High Throughput Technique for Screening Archaeal Tetraether Lipid Cores in Sediments as Probes of Palaeo Surface-water Temperature

Lead Research Organisation: University of York
Department Name: Chemistry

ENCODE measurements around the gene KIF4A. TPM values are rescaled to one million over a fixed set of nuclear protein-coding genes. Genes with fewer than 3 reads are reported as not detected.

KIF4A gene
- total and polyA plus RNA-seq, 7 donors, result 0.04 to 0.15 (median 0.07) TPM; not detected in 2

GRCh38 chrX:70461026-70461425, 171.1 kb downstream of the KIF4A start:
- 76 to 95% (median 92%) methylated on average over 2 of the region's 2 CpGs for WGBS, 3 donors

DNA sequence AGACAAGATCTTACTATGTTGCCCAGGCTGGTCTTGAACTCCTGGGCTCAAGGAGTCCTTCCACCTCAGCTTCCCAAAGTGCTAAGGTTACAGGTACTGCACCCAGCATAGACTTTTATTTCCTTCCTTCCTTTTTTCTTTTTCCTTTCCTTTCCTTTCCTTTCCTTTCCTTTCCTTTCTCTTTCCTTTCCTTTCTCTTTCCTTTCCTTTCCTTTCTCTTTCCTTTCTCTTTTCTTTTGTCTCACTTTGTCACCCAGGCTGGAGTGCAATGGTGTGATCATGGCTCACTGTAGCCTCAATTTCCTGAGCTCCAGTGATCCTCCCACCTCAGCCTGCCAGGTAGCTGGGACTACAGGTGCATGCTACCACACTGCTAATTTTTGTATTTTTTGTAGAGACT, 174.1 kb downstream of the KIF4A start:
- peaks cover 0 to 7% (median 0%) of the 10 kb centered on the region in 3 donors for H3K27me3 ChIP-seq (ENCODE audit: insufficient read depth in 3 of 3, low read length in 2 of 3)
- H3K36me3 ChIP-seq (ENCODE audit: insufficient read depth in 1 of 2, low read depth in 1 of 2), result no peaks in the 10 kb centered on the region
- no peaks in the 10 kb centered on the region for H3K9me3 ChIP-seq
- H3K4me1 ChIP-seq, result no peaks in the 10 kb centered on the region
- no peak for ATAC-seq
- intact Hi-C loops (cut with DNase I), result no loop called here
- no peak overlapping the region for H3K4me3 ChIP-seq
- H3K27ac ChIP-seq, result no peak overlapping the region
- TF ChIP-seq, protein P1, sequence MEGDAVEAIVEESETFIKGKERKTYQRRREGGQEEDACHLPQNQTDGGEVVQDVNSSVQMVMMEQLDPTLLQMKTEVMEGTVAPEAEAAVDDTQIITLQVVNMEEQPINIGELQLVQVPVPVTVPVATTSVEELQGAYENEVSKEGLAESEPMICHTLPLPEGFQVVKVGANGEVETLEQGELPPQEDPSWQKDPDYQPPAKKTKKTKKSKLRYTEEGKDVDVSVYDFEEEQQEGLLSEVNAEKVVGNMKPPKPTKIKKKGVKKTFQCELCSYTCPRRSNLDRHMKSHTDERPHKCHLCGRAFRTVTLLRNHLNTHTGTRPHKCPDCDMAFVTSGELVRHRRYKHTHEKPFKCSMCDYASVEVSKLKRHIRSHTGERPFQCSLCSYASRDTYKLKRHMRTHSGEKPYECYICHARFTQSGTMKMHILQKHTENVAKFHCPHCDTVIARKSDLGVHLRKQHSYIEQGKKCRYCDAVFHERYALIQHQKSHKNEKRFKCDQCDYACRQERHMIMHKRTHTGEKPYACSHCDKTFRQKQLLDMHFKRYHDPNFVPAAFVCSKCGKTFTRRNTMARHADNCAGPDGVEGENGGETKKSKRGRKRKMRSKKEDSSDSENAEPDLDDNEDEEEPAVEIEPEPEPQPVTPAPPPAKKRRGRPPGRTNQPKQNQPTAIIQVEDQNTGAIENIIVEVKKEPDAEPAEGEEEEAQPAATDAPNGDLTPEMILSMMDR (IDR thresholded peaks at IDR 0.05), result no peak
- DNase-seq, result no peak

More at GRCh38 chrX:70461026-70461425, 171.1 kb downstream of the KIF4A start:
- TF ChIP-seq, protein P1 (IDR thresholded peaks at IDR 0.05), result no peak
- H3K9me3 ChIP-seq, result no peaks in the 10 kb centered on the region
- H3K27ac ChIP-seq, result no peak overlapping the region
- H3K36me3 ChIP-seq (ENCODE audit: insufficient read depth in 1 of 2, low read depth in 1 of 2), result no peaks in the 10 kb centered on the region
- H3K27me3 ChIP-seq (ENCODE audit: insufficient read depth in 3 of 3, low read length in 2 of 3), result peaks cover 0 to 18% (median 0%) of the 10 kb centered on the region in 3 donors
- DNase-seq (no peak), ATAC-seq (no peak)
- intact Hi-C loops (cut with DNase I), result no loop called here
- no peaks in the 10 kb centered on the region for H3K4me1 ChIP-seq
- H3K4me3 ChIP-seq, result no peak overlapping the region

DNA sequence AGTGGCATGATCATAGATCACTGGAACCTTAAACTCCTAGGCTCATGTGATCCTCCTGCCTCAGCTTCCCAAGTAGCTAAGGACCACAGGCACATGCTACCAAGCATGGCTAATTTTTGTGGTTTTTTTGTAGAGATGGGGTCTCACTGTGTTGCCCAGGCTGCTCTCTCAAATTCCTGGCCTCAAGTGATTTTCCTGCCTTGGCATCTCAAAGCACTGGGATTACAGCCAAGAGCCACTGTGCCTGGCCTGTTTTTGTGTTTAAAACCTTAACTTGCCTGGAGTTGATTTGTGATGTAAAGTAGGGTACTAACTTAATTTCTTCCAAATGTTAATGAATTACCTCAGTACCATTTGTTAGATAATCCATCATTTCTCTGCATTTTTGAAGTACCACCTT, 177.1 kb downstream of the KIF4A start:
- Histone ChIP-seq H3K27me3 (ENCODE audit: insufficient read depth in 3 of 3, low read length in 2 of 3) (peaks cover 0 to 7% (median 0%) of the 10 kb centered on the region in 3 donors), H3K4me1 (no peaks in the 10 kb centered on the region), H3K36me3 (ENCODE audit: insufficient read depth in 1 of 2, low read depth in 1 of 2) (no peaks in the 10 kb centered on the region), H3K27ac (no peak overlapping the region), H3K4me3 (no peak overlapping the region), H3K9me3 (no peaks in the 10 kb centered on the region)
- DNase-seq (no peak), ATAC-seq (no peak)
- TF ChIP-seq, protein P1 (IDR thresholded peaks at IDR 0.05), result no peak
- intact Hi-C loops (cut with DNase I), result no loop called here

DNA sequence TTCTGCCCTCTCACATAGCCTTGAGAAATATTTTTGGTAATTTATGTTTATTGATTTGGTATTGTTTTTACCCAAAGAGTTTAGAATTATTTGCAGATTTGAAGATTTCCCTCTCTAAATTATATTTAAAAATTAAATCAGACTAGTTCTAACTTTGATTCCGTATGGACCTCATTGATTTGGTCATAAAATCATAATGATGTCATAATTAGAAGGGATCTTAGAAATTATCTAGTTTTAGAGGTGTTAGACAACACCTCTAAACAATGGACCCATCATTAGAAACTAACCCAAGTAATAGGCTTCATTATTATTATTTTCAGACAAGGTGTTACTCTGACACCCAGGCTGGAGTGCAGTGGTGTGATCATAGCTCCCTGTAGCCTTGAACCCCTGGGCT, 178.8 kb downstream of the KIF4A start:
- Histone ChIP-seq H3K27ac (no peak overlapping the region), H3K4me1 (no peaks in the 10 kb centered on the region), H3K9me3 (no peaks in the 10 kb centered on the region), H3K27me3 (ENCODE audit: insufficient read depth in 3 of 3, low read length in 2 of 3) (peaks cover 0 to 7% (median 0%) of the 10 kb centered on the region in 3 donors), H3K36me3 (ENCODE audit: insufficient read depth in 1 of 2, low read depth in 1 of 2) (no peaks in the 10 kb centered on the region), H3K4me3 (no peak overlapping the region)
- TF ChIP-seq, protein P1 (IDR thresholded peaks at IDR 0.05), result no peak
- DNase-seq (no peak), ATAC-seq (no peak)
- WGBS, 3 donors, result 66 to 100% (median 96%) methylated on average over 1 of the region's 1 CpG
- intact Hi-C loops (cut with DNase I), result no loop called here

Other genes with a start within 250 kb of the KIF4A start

Archaea, one of the three domains of life, were long considered to be limited to environments that exhibit extremes of temperature, pH, salinity and anoxia. Since the recognition, in the early 1990's, of archaeal gene sequences in the oceans, non-extreme archaea have been shown to be prevalent in the oceans where they fulfill important roles in the carbon and nitrogen cycles. The long term contribution of these organisms to marine element cycling is evident from the recognition of lipid structures, that are specific to the archaea and derive from their membranes, in sediments deposited around 90 million years ago. Among the lipids produced only by the archaea are structures that differ in the number of five-membered rings contained within these membrane lipid-derived components. The differences in the number of rings are believed to regulate the organisation of the membrane, allowing the organisms to adapt to different conditions, e.g. temperature, under which they grow. A particular ratio (the TEX86 index) computed from the proportions of structures with different numbers of five-membered rings that are present in marine sediments was shown to correlate very strongly with the surface water temperature of the overlying ocean, providing the potential to derive sea surface water temperatures of oceans in times past from analysis of the archaeal lipid residues preserved within sediment cores. Further investigations have identified situations where the TEX86 index shows linear trends with surface water temperature, but the values are offset by a number of degrees C. We have previously demonstrated a method using tandem mass spectrometry that differentiates different archaeal lipid structures and reveals that some of the chromatographic peaks measured for use in the TEX86 index contain isomeric structures. We plan to differentiate individual lipid structures, including isomers, using a combination of improved separation and application of tandem mass spectrometry. Hence, we will obtain much improved measurements of TEX86. At the same time, we plan to address points in the analytical approach where new strategies can be introduced to improve both the capability to detect compounds at very low levels and the speed of the overall technique for deriving the TEX86 values. Thus, we plan to develop a high throughput technique that will deliver the capacity to assess sea surface water temperatures in the past using very small sediment sample sizes and with very short analysis times. This will enable the temperature records to be generated at very high depth resolution, allowing high time resolution in the data and thereby revealing changes in temperature even over short intervals of time. The ability to generate intensive records of temperature change will be of considerable benefit to researchers concerned with understanding the nature of the marine environment in times past and its response to environmental stresses, and in developing clearer records that relate to climate change over the recent geological past (Quaternary). The method may also have application to ancient sediment sequences subject to assessment of the longer-term stability of the lipids.


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